Cool thinking at Trox
By rethinking how primary air induces secondary air in active chilled beams, Trox has doubled cooling capacity — or enabled the primary air required to be halved.
You cannot avoid cooling in many buildings, so it is important to deliver that cooling with the minimum use of energy — which is what recent developments by Trox achieve.However much design expertise is applied to eliminate or, at least reduce, the need for cooling in buildings, there will still be many occasions when cooling is required — especially where internal heat gains are very high, such as in an IT-intensive environment. Accepting that the need for cooling cannot be designed out, it is important that cooling is delivered effectively and efficiently. That is a principle that has driven Trox’s development programme in the UK for many years — resulting in the continuing development of chilled beams and its CO2OLrac approach to removing heat from equipment racks in IT rooms using a carbon-dioxide-based cooling system. The latest developments see a doubling in the cooling capacity of active chilled beams and the application of CO2 cooling to dealing rooms, where individual traders have several PCs providing a wealth of information for their financial activities. Chilled beams
The latest enhancement to chilled beams enables their energy use to be halved or, conversely, the cooling capacity to be doubled. Active, or induction, chilled beams use the introduction of primary are through nozzles to induce room air and pass it over cooling coils before it is returned to the room. In such a beam, 1 m3 of primary air might entrain 4 m3 of secondary air, an induction ratio of 4:1. They key to delivering more cooling or using less energy is to increase the induction rate. By replacing downward-pointing plastic nozzles with aerodynamically shaped holes punched directly in sheet metal, Trox has doubled the induction ratio to 8:1. With modern production machinery, it is very easy to change the shape, size and spacing of these holes to maximise performance. Trox in Germany undertook a comprehensive 6-month programme of testing and development to discover the optimum combination of shapes, diameters, discharge direction and spacing for maximum performance. Three nozzle sizes have been chosen to satisfy the most stringent project design requirements. CO2 cooling
The other recent development is the application of CO2 cooling to remove the huge quantities of heat produced by PCs in dealer rooms. So much heat can be produced that it is impossible to deal with it simply by cooling the air in the room. These computers are integrated into workstations, and there are several per workstation — so that the temperature in footwells can get very high. The concept has already been used in a dealing room in London operated by JP Morgan, with heat loads of 720 to 900 W per trading desk. CO2OLdesk, as the concept is called, removes heat directly from the desk chamber housing the PCs so that it does not enter the room itself. About 350 units serve trading desks over two floors at 100 Wood Street. Not only is the cooling requirement met, but Trox says that it is achieved with 30% less energy use than chilled-water alternatives. Heat is removed from the PC enclosure by the partial evaporation of liquid carbon dioxide at 14°C. The flow and return temperatures are both 14°C, and the evaporated carbon dioxide can be condensed using conventional chiller plant. Because heat is removed from trading desks themselves, a dealing room could have more desks. A range of cooling units has been developed.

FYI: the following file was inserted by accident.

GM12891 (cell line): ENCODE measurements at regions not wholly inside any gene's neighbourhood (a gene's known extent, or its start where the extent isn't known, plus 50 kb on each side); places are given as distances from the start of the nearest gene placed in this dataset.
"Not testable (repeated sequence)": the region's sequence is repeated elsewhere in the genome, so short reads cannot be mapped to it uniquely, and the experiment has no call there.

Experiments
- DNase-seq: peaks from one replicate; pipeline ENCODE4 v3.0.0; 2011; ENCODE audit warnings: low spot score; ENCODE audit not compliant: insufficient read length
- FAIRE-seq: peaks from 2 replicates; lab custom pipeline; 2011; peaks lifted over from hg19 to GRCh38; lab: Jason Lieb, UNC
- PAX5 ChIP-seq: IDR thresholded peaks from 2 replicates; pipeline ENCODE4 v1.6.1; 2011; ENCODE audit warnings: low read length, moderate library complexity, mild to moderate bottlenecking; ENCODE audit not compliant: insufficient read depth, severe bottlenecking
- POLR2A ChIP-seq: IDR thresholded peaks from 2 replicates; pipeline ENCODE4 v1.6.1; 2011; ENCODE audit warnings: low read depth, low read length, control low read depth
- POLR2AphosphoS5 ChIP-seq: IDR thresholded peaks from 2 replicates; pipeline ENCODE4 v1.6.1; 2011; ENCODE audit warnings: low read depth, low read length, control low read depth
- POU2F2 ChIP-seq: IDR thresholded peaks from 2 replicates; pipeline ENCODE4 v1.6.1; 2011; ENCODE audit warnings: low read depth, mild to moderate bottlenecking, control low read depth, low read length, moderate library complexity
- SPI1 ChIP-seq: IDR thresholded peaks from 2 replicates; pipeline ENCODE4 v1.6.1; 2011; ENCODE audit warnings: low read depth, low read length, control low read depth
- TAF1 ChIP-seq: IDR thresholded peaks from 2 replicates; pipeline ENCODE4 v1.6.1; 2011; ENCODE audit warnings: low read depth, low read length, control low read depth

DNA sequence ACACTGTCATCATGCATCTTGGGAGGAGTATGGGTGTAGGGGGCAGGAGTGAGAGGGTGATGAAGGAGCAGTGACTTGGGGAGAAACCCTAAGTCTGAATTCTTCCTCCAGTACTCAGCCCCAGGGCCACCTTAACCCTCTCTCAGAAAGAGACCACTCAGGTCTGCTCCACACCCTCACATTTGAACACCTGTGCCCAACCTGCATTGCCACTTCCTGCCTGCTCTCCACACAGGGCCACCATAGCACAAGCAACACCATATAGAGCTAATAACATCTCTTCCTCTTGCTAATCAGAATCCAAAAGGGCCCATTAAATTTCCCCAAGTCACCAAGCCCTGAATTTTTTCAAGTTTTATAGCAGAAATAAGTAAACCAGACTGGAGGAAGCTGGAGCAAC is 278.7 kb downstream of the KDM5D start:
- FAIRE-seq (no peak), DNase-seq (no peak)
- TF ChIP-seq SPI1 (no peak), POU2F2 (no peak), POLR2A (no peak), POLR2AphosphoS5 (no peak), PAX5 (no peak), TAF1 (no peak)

Rather than have heat from PCs serving traders’ desks in dealing rooms escape into the room itself, Trox has developed its CO2-based approach for removing heat from IT racks to remove heat at source.
One is a 200 mm-deep recessed unit with a cooling capacity of 1500 W that replaces 600 mm-wide floor tiles and finishes flush with floor level. A 150 mm-deep unit with a cooling capacity of 1200 W sits partially within and partially above the floor. Finally, a 120 mm-deep unit with a cooling capacity of 120 W is designed to fit directly onto the raised floor; it is well suited to retrofit installations, as desks can remain in place during installation. Reliability is very important in cooling rooms, so each unit has two power supplies and two fans. If one fan fails, the other can meet 75% of the load, which should satisfy most situations if load diversity is considered. CO2OLdesk was developed for a particular project, but it is perceived by Trox as having the potential to enable low-specification office space to be converted to dealing rooms. Production investment
Continuing development by Trox, especially its multi-service chilled beams, has put considerably pressure on its manufacturing capability at Thetford. In response to increasing demand, Trox has invested nearly £2 million in technology that will revolutionise the manufacture of its products and allow lead times to be slashed from days to hours. The flexibility of the manufacturing cell enables batch sizes to be reduced to one. One impressive piece of equipment is a Trumpf machine for punching sheet metal, including stainless steel and aluminium. It can process sheets up to 8 mm thick with up to 1200 strokes/min to an accuracy of better than ±0.1 mm. This automatic machine is served by robot technology that can automatically place sheets up to 2.6 x 1.3 m into the press and remove and stack finished parts. Tools in the press are changed automatically in less than 3 s by a robot arm that selects from an extensive carousel.